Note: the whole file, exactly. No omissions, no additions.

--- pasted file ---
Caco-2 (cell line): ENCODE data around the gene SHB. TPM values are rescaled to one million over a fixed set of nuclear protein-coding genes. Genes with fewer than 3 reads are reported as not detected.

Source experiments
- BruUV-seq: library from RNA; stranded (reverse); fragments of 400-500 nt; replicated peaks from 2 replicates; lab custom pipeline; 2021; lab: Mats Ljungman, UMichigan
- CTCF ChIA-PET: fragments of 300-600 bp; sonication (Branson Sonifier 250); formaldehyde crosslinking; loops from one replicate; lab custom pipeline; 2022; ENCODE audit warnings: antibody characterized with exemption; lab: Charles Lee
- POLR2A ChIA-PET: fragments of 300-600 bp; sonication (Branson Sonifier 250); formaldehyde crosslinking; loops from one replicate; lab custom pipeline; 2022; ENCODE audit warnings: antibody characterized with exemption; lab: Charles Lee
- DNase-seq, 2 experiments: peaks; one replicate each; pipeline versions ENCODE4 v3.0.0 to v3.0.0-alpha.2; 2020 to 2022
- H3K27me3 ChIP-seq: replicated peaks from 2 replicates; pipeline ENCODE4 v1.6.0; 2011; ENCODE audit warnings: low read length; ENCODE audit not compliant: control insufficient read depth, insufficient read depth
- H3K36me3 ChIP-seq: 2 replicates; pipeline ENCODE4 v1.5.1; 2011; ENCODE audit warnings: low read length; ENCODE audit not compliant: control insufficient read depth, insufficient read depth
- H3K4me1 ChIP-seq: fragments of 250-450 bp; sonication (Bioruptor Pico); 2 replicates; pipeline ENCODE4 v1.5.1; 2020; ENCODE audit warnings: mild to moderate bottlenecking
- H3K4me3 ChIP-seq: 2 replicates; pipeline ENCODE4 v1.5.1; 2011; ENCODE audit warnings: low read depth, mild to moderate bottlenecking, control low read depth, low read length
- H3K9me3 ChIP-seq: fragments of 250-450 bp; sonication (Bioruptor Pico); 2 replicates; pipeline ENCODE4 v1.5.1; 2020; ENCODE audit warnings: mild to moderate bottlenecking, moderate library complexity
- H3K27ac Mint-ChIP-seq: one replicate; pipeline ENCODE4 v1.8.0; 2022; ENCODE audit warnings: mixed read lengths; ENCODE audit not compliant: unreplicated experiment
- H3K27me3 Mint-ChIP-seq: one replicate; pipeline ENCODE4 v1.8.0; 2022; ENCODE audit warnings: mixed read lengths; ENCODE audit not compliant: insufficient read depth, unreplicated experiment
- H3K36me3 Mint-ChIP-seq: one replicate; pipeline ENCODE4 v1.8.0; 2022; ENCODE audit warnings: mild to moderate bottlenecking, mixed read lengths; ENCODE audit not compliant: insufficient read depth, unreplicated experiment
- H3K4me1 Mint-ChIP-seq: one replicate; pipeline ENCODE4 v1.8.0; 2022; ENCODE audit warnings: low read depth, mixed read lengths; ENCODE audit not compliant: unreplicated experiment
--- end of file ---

Caco-2 (cell line): ENCODE data around the gene SHB. TPM values are rescaled to one million over a fixed set of nuclear protein-coding genes. Genes with fewer than 3 reads are reported as not detected.

Source experiments
- BruUV-seq: library from RNA; stranded (reverse); fragments of 400-500 nt; replicated peaks from 2 replicates; lab custom pipeline; 2021; lab: Mats Ljungman, UMichigan
- CTCF ChIA-PET: fragments of 300-600 bp; sonication (Branson Sonifier 250); formaldehyde crosslinking; loops from one replicate; lab custom pipeline; 2022; ENCODE audit warnings: antibody characterized with exemption; lab: Charles Lee
- POLR2A ChIA-PET: fragments of 300-600 bp; sonication (Branson Sonifier 250); formaldehyde crosslinking; loops from one replicate; lab custom pipeline; 2022; ENCODE audit warnings: antibody characterized with exemption; lab: Charles Lee
- DNase-seq, 2 experiments: peaks; one replicate each; pipeline versions ENCODE4 v3.0.0 to v3.0.0-alpha.2; 2020 to 2022
- H3K27me3 ChIP-seq: replicated peaks from 2 replicates; pipeline ENCODE4 v1.6.0; 2011; ENCODE audit warnings: low read length; ENCODE audit not compliant: control insufficient read depth, insufficient read depth
- H3K36me3 ChIP-seq: 2 replicates; pipeline ENCODE4 v1.5.1; 2011; ENCODE audit warnings: low read length; ENCODE audit not compliant: control insufficient read depth, insufficient read depth
- H3K4me1 ChIP-seq: fragments of 250-450 bp; sonication (Bioruptor Pico); 2 replicates; pipeline ENCODE4 v1.5.1; 2020; ENCODE audit warnings: mild to moderate bottlenecking
- H3K4me3 ChIP-seq: 2 replicates; pipeline ENCODE4 v1.5.1; 2011; ENCODE audit warnings: low read depth, mild to moderate bottlenecking, control low read depth, low read length
- H3K9me3 ChIP-seq: fragments of 250-450 bp; sonication (Bioruptor Pico); 2 replicates; pipeline ENCODE4 v1.5.1; 2020; ENCODE audit warnings: mild to moderate bottlenecking, moderate library complexity
- H3K27ac Mint-ChIP-seq: one replicate; pipeline ENCODE4 v1.8.0; 2022; ENCODE audit warnings: mixed read lengths; ENCODE audit not compliant: unreplicated experiment
- H3K27me3 Mint-ChIP-seq: one replicate; pipeline ENCODE4 v1.8.0; 2022; ENCODE audit warnings: mixed read lengths; ENCODE audit not compliant: insufficient read depth, unreplicated experiment
- H3K36me3 Mint-ChIP-seq: one replicate; pipeline ENCODE4 v1.8.0; 2022; ENCODE audit warnings: mild to moderate bottlenecking, mixed read lengths; ENCODE audit not compliant: insufficient read depth, unreplicated experiment
- H3K4me1 Mint-ChIP-seq: one replicate; pipeline ENCODE4 v1.8.0; 2022; ENCODE audit warnings: low read depth, mixed read lengths; ENCODE audit not compliant: unreplicated experiment